May the words of my mouth and the meditation of my heart be pleasing in your sight, O LORD, my Rock and my Redeemer.
As David, the author of this Psalm has reflected, as we noted yesterday, on the glory of God revealed in the heavens and the glory of God in his revelation of himself in his word, he can do nothing else but acknowledge his sinfulness and seek God’s forgiveness. Then in our final meditation today we find him praying a prayer that we will all do well to pray for ourselves on a daily basis.
This prayer looks outwards – the words of my mouth, which others hear; inwards to his intimate relationship with his God and upwards to all that God is to him.
James writes in his letter chapter 3 verse 9 ‘With the tongue we praise our Lord and Father and with it we curse men who have been made in God’s likeness.’ In the light of this how vital that we pray:
May the word of my mouth be pleasing in your sight, O LORD.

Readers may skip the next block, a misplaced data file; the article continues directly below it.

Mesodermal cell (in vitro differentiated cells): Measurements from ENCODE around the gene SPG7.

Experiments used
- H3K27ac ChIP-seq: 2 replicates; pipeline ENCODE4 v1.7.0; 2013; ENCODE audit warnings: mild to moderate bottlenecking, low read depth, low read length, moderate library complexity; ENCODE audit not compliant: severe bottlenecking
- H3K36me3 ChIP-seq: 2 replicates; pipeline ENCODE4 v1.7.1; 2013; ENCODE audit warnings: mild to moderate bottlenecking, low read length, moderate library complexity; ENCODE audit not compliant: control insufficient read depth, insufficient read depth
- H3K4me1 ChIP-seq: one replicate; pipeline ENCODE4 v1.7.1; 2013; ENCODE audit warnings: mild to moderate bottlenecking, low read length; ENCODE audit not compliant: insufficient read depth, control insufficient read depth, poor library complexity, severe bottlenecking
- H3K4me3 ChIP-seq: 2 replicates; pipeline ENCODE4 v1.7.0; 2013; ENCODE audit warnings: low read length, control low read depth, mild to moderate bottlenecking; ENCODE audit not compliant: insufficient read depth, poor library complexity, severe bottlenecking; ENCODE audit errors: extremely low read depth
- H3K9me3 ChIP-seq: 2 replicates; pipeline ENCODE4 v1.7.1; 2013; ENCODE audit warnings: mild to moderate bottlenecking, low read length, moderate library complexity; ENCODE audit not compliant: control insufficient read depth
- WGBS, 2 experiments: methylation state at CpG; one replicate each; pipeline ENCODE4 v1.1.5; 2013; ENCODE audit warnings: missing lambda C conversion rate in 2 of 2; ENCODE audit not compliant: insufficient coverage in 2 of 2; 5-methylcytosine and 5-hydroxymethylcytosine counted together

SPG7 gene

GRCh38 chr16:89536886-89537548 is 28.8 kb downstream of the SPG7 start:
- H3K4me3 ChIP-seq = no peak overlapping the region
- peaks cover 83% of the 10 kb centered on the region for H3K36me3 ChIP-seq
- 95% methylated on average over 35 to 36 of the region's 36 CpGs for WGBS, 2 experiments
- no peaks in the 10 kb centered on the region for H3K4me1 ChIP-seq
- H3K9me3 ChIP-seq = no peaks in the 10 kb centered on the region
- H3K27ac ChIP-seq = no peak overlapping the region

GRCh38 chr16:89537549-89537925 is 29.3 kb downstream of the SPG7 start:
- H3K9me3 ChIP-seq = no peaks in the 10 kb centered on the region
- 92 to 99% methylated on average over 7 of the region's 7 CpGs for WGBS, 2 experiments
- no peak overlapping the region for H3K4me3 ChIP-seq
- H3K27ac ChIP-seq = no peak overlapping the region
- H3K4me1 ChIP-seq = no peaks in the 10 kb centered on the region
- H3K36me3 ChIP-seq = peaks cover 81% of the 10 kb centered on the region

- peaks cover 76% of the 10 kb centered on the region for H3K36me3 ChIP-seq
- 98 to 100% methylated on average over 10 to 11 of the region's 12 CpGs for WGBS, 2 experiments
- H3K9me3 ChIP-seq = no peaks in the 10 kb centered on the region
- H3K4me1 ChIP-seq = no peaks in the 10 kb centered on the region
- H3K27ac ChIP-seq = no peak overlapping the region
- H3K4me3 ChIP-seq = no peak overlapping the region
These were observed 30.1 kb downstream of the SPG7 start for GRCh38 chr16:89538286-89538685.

With what do we fill our minds? Paul writing to the Philippians chapter 4 and verse 8 says ‘Finally, brothers, whatever is true, whatever is noble, whatever is right, whatever is pure, whatever is lovely, whatever us admirable – if anything is excellent or praiseworthy – think about such things.’
Ask yourself this morning how am I doing in this regard? I guess we fall far short! In the light of this reality how vital that we pray:
May the meditation of my heart be pleasing in your sight, O LORD
And if we have the same relationship with the LORD that David had – the LORD was his ROCK and his REDEEMER, then we know he hears our prayers and as this prayer is clearly in accordance with his will he will hear and answer us.
Are your feet firmly on the rock that is Christ this morning?
1 Corinthians 10.4
Are you secure in the knowledge that He is your Redeemer?
If the answer is ‘yes’ in each case what a day lies before you!